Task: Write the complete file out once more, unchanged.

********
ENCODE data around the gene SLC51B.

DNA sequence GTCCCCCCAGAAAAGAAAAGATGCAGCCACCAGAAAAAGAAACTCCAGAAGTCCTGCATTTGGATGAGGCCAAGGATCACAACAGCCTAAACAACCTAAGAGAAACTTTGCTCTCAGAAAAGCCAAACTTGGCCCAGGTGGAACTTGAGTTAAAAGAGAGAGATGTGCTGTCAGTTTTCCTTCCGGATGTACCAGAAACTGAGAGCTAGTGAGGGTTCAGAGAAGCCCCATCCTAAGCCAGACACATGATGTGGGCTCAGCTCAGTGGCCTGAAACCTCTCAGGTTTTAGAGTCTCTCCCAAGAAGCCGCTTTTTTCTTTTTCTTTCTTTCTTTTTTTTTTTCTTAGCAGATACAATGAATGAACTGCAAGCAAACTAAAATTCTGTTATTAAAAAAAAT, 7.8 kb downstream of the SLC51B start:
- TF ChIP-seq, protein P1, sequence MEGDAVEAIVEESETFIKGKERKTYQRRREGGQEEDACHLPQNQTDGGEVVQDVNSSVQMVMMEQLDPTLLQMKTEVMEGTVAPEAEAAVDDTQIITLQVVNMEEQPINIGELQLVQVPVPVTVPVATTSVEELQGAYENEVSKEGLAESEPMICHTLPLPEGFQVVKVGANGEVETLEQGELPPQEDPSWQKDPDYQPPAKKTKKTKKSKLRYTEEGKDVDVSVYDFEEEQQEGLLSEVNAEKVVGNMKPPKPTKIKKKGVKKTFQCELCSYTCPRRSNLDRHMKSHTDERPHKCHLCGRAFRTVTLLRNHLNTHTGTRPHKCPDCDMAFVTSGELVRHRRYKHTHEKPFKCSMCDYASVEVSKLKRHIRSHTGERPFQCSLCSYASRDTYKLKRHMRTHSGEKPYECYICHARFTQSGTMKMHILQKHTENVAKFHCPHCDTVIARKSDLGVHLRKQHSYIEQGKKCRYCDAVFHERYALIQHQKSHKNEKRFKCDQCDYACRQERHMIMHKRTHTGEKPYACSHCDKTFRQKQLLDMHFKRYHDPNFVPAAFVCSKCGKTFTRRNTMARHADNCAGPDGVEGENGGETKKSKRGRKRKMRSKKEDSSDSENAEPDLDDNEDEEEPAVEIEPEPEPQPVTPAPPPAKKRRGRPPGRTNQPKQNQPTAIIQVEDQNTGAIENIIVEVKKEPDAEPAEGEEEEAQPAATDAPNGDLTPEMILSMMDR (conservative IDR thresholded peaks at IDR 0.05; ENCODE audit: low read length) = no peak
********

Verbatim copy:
ENCODE data around the gene SLC51B.

DNA sequence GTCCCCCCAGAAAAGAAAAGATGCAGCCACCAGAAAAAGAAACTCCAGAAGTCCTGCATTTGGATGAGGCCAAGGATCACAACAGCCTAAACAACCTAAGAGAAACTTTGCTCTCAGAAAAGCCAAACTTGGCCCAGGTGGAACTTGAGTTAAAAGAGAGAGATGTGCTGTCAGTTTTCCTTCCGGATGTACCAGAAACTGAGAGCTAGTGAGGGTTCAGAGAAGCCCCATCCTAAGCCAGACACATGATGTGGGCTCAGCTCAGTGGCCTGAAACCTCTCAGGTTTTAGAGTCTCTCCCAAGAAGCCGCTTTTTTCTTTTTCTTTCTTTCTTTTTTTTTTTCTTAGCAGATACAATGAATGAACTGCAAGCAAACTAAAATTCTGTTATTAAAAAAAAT, 7.8 kb downstream of the SLC51B start:
- TF ChIP-seq, protein P1, sequence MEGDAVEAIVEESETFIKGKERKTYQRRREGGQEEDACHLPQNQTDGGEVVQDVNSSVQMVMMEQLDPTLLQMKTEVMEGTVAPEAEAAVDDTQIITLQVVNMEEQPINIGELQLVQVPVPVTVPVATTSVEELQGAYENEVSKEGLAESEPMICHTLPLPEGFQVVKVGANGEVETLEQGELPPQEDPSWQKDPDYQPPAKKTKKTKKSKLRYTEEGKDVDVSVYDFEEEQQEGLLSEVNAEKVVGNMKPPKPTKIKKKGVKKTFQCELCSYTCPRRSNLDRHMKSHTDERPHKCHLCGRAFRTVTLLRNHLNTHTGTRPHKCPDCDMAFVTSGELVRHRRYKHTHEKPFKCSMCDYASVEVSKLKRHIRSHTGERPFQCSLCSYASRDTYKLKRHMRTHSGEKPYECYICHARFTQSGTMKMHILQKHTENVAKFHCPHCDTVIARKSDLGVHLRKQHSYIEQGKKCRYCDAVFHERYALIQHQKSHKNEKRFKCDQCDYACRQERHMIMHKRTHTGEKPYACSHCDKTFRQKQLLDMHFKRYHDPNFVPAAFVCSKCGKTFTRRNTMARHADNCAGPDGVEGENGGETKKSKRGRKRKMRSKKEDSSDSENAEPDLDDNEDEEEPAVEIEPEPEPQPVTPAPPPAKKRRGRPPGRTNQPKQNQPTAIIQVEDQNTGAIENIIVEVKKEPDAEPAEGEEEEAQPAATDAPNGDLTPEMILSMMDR (conservative IDR thresholded peaks at IDR 0.05; ENCODE audit: low read length) = no peak